My rating: 3 of 5 stars
Don DeLillo won the National Book Award for White Noise in 1985. Theoretically, as marked as our Great Minds as a Great American Novel, I should be very for this book. I picked it up because I am a fiend for all things David Foster Wallace and I know he had an ongoing professional relationship with Don DeLillo and took some of the craft of his dialogue for Infinite Jest from this novel.
So why didn’t I love it?
It’s a couple of things. The Kindle edition has a double space between each paragraph which throws off the flow of the dialogue which, I’m sure, was a mitigating factor. Some of the black comedic assessments of our media culture seem dated simply because they were so prescient. (A friend recently pointed out that science fiction that fails to come true is fascinating; science fiction that does is cliche. Think of the 20 page digression on SSH in Cryptonomicon. It was certainly interesting for its time and a pointless digression today.) Partly because the book seems, in the end, like it is trying to be a meaningful meditation on modern existence and it tries too hard.
Jack (J.A.K.) Gladney is a professor at a small midwestern college in Hitler Studies. He and his current wife Babette have numerous children from previous marriages. One day there is an enormous industrial spill — the Airbourne Toxic Event — where they all pile in the car and flee. During which, Jack is infected with a small dose of industrial compound and is informed that, some day in the future, it will kill him. Maybe not today, maybe not tomorrow, but someday. Eventually. The last half of the book is consumed with Babette’s addiction to a drug Dylar, Jack’s obsession with the way Babette acquires the Dylar and the Dylar itself, and Jack’s obsession with death.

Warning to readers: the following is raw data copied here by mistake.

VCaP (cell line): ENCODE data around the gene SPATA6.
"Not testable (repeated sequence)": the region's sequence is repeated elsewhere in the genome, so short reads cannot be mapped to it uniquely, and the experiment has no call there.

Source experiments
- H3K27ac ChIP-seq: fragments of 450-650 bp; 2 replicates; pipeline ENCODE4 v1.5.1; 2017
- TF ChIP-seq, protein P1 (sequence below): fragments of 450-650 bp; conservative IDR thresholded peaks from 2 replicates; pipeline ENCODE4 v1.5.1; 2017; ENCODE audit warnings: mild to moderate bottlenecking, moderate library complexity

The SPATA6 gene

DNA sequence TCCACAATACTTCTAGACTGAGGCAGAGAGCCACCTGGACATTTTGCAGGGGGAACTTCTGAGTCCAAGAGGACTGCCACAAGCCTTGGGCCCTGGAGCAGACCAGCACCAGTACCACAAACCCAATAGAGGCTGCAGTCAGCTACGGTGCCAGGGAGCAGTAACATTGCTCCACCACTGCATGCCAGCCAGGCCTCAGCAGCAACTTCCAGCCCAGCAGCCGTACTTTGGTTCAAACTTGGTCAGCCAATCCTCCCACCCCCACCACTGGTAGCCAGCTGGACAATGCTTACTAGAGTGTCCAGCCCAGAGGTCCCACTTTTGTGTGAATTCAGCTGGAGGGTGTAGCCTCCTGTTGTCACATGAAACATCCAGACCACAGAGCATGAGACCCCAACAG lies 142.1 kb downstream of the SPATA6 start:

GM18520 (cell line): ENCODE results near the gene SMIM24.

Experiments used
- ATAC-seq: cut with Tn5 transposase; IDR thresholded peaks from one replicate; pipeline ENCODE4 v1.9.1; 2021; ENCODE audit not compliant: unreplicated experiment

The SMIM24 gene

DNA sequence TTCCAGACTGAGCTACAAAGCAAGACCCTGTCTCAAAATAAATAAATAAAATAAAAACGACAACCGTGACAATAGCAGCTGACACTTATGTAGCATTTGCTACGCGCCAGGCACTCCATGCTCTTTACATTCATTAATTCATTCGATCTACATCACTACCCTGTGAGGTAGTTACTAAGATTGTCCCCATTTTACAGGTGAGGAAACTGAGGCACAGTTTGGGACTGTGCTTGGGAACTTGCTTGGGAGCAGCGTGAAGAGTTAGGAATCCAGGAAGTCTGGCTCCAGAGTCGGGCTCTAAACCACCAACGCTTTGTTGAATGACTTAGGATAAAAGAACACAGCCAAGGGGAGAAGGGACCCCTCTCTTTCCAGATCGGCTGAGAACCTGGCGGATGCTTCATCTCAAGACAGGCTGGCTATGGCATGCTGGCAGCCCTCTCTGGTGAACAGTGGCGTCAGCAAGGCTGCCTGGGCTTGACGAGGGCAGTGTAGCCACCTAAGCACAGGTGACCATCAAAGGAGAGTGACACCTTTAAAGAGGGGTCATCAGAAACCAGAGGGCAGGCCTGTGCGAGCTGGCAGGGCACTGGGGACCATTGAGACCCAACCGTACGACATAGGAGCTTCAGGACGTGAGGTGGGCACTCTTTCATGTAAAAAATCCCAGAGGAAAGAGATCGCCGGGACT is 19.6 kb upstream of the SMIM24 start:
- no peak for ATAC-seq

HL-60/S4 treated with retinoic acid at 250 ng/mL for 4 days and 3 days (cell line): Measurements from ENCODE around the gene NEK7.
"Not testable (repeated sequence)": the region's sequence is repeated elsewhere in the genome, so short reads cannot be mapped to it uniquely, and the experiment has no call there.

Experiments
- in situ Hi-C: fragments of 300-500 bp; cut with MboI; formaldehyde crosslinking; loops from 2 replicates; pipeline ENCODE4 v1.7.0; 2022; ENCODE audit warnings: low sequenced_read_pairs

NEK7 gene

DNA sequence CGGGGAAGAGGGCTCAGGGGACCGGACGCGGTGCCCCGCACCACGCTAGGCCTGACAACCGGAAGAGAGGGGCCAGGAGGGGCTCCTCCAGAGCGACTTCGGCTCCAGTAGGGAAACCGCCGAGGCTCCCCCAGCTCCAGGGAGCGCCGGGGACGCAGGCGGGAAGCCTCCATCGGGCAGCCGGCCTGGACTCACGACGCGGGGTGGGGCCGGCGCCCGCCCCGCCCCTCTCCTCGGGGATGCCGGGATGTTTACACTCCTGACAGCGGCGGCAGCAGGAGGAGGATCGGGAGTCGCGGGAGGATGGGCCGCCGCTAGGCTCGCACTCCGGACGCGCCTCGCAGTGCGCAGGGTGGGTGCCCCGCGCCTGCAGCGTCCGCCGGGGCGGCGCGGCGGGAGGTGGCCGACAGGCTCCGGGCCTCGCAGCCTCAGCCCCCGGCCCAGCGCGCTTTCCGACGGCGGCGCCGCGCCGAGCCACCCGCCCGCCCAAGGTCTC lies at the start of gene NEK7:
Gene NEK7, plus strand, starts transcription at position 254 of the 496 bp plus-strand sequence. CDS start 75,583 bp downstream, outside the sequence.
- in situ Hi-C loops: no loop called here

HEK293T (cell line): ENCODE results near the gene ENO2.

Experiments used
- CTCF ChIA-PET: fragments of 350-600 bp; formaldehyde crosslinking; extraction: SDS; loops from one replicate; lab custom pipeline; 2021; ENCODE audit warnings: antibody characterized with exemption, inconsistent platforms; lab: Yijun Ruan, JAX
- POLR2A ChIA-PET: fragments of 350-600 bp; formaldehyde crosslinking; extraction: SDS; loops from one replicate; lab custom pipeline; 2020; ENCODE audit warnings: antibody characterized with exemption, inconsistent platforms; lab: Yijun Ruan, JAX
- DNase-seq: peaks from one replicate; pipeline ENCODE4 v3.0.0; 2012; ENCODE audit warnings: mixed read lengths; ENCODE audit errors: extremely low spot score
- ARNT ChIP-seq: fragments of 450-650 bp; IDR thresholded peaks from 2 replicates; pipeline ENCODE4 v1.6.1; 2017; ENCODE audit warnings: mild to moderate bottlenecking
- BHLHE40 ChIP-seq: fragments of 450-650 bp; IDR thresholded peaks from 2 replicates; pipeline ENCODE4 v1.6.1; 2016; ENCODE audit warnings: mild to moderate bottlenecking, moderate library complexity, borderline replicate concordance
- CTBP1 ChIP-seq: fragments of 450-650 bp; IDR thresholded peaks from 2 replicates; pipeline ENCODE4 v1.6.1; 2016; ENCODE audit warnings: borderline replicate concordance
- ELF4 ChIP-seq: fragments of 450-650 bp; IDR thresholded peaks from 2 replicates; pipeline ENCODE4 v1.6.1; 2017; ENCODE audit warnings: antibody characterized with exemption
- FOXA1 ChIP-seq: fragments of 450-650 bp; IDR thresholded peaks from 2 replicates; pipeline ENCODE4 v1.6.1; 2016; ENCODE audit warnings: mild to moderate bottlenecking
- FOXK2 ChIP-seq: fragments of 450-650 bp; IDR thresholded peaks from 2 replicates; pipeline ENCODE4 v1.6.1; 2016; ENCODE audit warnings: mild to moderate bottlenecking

So we have the big themes: rampant consumerism (lots of scenes in the grocery store), death, more death, media saturation, underground conspiracies, the family, and violence.
Not really for everyone, no. White Noise is a black satire. It is humorous in places, and has some incredible bits of craft in imagery and language. I found myself highlighting some of the better and more interesting passages. But in the end, the story didn’t hang together as well as it could. This novel is definitely Your Milage May Vary.